2022 AWARD WINNERS
BSN, RN, PCCN
Cardiothoracic Stepdown Unit DMP 6 East
Duke University Hospital
DNP, NP-C, AACC, FAANP
Ciarra became the Nurse Manager of the Cardiothoracic Stepdown Unit in August 2021. She has worked on the unit since 2012, first as a staff nurse, and then as a Clinical Lead. She is dedicated to incorporating evidence-based care onto the unit, and takes time to explain the “why” to staff and patients. She empowers staff, mostly by being a facilitator for the Clinical Ladder process. A supportive leader, she brought new and seasoned staff together to build a positive work culture. She has always felt that 6 East is her family; and she guides her staff to be the best that they can be. Ciarra has been a true change agent, ensuring the unit’s forward progression.
This nurse is a role model of integrity, she is always honest, gracious and trustworthy – not just with patient care, but with staff as well. When a tough situation is presented, she approaches it with grace, respect and patience that we all strive for. She always highlights her team members’ accomplishments and continuously encourages others to get to their goal. She prioritizes the accomplishments of others even more so than her own. This nurse is also a reliable leader, staff can always count on her to be there for them in times of need, whenever staff have a question, and is always accountable for her actions.
For her CNIV project, she created the Dual Skin Assessment where two nurses assess the skin of a patient upon arrival to our unit – including procedures that require the patient to be off the unit for more than four hours (e.g., dialysis). This process is used across many units within our specific patient population and has prevented many pressure injuries and prompted care for skin wounds that may have been noticed later. After implementation, the unit went more than two years with zero avoidable pressure injuries as a result of this assessment process and collaborating with our wound care nurses for prevention methods. She went on to become manager of the unit and has made great changes with staff retention, staff well-being, improving unit leadership communication with staff, and building trust with staff members.
During her involvement on the Unit Orientation Committee, she recognized that new nurses were having difficulty understanding specific topics related to patient care. When she became the Clinical Lead and was fully responsible for onboarding new staff, she created the unit’s passport. This passport guided new hires to meet with champions from multiple committees as well as CNIIIs to review patient topics such as diabetes, hospital-acquired infections (HAIs), falls/MOVES, scheduling, etc. The staff reported having a better understanding after utilizing the passport, and it is still used with new hires today. She also recognized that new hires didn’t find the large notebook supplied to them with orientation documentations helpful. She created a QR Code that is used to easily reference the notebook without the physical papers.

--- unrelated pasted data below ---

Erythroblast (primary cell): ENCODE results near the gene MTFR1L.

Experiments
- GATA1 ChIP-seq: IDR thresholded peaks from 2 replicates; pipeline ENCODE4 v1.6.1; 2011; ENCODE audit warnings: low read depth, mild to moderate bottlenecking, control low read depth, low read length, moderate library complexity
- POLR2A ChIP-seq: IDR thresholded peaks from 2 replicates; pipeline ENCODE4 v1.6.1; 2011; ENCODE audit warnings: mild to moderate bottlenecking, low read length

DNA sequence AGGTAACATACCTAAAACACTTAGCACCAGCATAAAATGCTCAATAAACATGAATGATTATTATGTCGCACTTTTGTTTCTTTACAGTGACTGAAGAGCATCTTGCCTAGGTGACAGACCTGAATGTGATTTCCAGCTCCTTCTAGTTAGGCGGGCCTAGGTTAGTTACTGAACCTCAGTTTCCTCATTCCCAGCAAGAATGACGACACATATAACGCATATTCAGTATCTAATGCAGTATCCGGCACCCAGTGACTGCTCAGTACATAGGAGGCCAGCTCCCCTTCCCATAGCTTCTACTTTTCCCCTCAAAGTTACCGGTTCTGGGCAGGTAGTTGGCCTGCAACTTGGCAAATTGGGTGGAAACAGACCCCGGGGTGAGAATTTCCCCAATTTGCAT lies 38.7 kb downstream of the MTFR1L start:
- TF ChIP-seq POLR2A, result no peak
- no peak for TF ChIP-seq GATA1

This nurse is always willing to help out anyone in need. When she walks the halls, she stops whatever she is doing if someone in need. This is a very busy unit and the patience and willingness to stop and help anyone speaks to the integrity of her collaboration. She makes an impression on the patients she speaks to. She is always so great at making those who are nervous or scared feel at ease. When she interacts with the staff, she is so personable that she can get even the most introverted person to open up and talk. This nurse also has strong relationships with interdisciplinary colleagues. Many times, a provider will ask her for an opinion or advice on a problem. She makes herself available and is always approachable by all disciplines.
As the unit manager now, this nurse takes great care in listening to the needs of each and every staff member. She has come to understand that each person has a different way of processing, accepting, learning and receiving feedback. She can sit with five different people, each with a completely different personality and at the end of the conversation each person will feel that their needs were met. She has a way of listening to a person, relating to them, giving them praise and constructive criticism all while focusing on their personal and career goals. She is welcoming, approachable and staff feel supported by her.
This nurse exemplifies the values of a Duke Nurse through her caring nature, positive spirit and culture of safety.